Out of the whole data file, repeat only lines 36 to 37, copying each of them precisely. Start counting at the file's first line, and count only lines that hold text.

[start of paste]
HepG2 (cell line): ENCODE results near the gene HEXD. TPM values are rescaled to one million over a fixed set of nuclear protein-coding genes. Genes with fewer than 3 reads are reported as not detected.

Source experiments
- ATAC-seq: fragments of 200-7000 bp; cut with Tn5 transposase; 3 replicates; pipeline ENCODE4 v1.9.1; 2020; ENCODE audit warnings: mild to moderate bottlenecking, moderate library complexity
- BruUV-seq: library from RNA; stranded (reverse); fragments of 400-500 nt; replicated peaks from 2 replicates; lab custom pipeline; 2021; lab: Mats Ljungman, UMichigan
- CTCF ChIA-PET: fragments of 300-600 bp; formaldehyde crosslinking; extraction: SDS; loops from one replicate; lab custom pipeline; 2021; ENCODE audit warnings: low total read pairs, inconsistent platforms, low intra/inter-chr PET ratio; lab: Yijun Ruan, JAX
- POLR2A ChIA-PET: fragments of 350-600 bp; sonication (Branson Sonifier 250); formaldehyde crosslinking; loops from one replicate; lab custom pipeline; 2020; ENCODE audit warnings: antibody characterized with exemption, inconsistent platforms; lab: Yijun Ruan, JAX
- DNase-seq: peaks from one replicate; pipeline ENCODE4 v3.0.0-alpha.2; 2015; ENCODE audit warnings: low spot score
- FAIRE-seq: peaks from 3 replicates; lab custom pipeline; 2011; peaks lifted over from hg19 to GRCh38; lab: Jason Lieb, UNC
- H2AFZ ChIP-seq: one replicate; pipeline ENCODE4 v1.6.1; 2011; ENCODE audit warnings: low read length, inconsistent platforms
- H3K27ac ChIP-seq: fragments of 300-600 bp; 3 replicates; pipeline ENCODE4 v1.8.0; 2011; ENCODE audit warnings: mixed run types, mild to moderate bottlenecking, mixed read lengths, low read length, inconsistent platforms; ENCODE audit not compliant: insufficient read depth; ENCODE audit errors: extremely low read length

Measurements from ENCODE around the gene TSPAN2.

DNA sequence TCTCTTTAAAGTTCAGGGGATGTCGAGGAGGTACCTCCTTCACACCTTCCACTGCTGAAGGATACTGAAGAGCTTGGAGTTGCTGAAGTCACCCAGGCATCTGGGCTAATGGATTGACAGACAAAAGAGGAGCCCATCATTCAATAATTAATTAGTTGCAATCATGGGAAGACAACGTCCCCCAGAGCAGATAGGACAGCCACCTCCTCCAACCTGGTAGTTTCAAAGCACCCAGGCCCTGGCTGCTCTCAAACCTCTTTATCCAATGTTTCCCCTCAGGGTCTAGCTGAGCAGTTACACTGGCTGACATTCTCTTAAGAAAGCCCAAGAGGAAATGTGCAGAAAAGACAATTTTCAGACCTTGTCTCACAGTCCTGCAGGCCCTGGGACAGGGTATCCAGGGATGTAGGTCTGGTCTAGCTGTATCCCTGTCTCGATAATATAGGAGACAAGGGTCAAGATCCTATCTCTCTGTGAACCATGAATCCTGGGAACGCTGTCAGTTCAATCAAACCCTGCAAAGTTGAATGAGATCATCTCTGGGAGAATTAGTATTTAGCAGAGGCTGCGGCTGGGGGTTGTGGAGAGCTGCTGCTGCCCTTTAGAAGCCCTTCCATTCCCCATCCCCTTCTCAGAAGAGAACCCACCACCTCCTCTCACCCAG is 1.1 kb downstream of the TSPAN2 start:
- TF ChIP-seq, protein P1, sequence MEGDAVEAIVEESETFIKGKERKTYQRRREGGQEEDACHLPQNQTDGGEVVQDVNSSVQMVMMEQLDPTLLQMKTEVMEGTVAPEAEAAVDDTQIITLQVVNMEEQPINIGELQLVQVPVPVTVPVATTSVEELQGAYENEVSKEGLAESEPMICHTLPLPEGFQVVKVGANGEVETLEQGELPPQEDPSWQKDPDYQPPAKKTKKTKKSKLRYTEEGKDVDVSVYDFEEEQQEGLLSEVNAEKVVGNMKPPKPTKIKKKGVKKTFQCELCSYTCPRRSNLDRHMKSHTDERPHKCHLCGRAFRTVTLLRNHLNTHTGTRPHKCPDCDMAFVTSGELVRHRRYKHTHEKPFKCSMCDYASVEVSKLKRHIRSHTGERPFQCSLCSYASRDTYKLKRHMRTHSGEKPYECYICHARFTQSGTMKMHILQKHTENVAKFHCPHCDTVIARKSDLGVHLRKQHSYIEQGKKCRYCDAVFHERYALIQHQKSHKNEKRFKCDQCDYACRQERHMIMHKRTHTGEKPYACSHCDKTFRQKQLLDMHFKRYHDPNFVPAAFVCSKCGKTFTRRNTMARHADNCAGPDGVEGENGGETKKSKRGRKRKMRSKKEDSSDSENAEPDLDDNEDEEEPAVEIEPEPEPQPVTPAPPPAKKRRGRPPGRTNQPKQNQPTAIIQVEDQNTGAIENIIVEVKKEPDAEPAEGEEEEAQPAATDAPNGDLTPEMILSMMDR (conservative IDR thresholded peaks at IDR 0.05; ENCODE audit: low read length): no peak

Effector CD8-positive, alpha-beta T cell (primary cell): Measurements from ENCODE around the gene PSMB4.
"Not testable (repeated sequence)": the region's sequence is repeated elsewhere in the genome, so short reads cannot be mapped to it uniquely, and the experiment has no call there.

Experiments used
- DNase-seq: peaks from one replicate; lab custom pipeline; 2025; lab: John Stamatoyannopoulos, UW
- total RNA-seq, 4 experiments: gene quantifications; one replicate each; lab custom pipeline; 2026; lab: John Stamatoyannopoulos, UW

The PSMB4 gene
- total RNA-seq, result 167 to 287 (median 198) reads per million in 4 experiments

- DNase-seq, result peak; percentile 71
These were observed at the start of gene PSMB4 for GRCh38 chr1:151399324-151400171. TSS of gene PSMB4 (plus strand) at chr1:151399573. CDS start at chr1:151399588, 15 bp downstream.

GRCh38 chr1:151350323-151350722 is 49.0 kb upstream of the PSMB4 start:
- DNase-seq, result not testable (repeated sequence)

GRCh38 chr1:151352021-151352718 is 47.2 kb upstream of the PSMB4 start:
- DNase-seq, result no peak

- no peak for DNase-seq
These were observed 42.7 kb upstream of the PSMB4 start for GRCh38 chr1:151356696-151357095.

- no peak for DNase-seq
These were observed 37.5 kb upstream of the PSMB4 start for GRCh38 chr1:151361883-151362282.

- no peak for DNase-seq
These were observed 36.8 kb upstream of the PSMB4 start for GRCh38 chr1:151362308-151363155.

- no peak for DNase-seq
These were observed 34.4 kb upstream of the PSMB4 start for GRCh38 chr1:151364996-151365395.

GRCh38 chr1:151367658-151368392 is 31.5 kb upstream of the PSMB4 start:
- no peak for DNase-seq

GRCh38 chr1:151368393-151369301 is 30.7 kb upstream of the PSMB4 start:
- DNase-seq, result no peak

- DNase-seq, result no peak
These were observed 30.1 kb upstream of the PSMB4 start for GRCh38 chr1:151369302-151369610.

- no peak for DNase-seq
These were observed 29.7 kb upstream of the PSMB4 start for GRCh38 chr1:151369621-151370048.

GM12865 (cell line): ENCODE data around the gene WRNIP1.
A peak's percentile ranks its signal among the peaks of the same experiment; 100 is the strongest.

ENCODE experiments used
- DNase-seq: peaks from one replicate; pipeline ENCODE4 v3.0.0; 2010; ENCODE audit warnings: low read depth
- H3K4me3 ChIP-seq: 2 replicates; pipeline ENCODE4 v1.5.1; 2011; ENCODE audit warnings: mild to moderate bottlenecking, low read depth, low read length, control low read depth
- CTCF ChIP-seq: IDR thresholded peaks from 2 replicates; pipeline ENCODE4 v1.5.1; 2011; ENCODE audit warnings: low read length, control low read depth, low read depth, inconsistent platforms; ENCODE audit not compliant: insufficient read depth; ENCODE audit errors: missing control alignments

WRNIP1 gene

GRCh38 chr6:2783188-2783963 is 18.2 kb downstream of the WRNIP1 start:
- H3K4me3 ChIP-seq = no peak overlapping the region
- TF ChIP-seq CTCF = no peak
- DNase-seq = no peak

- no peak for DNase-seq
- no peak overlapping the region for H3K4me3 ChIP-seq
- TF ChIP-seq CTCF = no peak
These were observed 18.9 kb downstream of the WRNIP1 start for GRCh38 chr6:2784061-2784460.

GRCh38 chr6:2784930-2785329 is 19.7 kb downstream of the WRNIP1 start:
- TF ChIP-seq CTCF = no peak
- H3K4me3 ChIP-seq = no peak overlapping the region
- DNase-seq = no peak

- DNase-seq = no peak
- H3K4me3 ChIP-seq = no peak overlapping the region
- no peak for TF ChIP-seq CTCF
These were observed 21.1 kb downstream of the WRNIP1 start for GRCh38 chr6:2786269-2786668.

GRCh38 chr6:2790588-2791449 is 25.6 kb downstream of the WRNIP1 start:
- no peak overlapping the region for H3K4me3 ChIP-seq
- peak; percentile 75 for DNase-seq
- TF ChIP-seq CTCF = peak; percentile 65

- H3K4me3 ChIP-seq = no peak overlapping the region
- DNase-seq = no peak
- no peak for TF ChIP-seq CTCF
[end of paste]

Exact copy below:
- no peak for DNase-seq

GRCh38 chr1:151368393-151369301 is 30.7 kb upstream of the PSMB4 start: